asked the Chief Secretary for Ireland whether he has had under consideration the cases of men who have served in the Royal Irish Constabulary and have been disbanded, some of whom are Irishmen with families; and whether, in view of the fact that these men are in some cases starving and unable to obtain employment or assistance, special steps may be taken to bring them to England, and, if possible, to settle them overseas where they so desire?
The only classes of men serving in the Royal Irish Constabulary who have as yet been disbanded are the Auxiliary Division, all of whom are being paid in full up to the end of this month, and in many cases to a much later date, the British recruits, all of whom have been sent back to this country and are in receipt of a pension of not less than £46 16s. per annum, and the Veterans Division and other temporary classes, all of whom were given free warrants to their homes and a gratuity of not less than £10. I am informed that 75 of the latter class were, at their own request, given travelling warrants to places in Ireland, and I assume that it is to some of these the hon. and gallant Member's question refers.
Is the right hon. Gentleman aware that there are several of these men, Irishmen, in Dublin who are unable to get any public assistance, or unable to get employment, and does he consider that this is a generous way to treat these loyal servants of the Crown? Cannot he take some steps to get them over to this country?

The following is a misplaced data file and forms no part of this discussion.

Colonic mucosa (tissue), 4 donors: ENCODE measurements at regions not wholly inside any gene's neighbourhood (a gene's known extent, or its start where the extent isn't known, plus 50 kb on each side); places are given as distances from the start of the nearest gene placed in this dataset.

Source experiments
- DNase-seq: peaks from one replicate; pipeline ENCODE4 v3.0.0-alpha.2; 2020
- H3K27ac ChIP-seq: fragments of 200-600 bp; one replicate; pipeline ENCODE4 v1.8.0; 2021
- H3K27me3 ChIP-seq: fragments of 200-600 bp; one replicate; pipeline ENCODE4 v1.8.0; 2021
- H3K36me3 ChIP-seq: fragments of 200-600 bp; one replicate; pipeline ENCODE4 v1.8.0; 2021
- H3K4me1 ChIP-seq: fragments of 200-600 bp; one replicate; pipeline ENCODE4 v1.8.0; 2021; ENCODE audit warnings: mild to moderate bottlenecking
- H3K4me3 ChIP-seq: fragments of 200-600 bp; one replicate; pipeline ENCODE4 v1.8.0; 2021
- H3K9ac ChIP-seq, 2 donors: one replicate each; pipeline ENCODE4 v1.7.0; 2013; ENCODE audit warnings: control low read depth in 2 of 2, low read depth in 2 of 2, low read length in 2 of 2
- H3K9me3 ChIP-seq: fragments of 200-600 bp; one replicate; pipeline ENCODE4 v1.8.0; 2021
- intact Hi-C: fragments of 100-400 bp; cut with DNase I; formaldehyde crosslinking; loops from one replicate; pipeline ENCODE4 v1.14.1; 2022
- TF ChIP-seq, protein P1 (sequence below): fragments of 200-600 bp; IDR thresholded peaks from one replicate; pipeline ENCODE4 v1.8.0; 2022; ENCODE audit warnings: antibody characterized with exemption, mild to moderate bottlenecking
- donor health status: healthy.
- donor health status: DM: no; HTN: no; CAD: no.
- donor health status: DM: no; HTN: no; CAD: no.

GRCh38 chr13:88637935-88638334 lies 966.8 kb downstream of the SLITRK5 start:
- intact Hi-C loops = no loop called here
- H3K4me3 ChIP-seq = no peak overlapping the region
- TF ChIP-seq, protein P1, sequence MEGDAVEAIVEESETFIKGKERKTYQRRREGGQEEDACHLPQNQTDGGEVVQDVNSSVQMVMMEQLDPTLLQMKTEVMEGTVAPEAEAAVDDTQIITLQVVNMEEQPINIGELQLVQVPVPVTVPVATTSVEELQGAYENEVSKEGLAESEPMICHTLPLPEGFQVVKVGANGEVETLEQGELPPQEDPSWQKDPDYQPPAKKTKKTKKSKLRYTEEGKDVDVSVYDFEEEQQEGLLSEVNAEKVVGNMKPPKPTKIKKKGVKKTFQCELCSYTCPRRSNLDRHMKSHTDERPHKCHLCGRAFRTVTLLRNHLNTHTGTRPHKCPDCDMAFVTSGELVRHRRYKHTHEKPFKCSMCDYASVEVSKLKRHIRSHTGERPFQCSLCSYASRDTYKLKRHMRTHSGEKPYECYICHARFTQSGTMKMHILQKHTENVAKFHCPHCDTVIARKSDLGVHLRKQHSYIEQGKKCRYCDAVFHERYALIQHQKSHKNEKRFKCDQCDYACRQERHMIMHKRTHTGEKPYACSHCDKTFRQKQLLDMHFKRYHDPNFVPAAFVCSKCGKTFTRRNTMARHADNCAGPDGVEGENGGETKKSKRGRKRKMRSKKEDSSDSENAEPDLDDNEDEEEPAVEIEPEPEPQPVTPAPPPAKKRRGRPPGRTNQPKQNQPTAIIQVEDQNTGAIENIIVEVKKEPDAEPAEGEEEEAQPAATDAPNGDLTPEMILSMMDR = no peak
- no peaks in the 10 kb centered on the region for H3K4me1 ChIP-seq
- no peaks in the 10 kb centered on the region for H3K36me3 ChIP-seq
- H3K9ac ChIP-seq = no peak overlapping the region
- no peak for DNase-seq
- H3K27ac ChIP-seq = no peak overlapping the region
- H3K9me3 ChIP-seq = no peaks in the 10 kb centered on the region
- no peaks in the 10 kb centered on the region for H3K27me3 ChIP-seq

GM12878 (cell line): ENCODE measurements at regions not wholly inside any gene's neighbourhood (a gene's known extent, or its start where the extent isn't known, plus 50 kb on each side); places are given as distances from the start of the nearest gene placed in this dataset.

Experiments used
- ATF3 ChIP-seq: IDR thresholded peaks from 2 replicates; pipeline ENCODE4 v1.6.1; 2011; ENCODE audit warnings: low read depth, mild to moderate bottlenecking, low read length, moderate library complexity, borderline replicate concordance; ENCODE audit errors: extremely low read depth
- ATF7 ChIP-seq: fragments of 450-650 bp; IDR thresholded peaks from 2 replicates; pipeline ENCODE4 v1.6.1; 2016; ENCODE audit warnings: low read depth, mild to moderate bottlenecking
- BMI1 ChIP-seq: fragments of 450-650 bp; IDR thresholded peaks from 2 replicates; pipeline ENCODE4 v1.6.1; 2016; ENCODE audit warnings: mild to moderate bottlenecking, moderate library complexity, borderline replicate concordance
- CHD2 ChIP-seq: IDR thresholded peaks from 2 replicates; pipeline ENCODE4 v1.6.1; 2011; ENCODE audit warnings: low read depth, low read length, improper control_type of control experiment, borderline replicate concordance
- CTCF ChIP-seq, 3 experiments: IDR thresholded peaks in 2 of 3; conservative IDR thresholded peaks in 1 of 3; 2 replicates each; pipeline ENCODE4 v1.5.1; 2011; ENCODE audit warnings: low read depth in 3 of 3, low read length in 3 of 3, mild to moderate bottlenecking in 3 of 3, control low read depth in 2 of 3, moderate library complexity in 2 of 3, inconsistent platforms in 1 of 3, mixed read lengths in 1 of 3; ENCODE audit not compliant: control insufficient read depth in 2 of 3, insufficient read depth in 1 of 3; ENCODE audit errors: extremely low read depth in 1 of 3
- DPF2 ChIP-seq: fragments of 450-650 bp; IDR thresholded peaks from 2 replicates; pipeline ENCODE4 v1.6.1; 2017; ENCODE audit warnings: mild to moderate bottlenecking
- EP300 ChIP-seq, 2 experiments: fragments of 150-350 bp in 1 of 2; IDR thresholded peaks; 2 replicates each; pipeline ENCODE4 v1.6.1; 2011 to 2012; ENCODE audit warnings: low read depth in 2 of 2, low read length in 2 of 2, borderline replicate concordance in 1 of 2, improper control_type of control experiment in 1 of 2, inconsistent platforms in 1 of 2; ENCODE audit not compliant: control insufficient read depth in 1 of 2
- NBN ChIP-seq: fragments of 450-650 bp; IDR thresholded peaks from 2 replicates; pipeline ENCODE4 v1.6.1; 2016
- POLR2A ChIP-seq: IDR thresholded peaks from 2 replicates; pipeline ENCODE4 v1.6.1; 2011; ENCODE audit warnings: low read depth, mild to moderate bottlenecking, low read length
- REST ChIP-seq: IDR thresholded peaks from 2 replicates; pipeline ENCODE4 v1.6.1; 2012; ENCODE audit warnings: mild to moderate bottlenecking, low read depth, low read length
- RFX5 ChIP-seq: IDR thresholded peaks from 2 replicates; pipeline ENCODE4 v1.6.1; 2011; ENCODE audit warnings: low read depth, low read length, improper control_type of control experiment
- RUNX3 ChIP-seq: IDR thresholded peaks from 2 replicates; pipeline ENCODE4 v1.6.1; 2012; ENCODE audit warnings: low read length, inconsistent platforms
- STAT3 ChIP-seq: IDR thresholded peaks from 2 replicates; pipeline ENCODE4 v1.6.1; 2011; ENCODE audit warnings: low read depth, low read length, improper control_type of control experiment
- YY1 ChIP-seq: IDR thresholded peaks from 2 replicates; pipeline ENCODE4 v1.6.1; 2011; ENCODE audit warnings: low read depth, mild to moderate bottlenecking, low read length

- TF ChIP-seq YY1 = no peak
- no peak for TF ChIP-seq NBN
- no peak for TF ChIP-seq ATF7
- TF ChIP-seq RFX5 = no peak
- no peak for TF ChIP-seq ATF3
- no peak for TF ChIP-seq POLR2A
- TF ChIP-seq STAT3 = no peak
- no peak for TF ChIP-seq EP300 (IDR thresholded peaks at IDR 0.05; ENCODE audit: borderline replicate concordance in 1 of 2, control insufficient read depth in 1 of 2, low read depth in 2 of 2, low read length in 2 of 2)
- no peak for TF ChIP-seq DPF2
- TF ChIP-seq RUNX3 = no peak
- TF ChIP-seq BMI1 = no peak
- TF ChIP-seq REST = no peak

I am not sure that bringing them over to this country would help them. If the hon. and gallant Gentleman will submit any particular case to me I will see what can be done, but I have no public money to assist cases, however hard.
Is it not the duty of the right hon. Gentleman to get public money for this class of case? Is he aware that these men are only debarred from getting employment in Ireland because of their loyal service?
Is the right hon. Gentleman aware that some members of the permanent Royal Irish Constabulary have been discharged; and— referring to the present question—would he give special consideration to those who have given evidence against criminals and secured their conviction, and now go in fear of their lives?
As to that, every member of the regular Royal Irish-Constabulary in Ireland will, I hope, be disbanded this month, and special preparations are being made to provide for those men whose lives are in danger and whose families are boycotted.
Will the right hon. Gentleman take immediate and urgent steps to get money from this House with which to remove these men out of danger? Their lives are in danger, and they are also starving.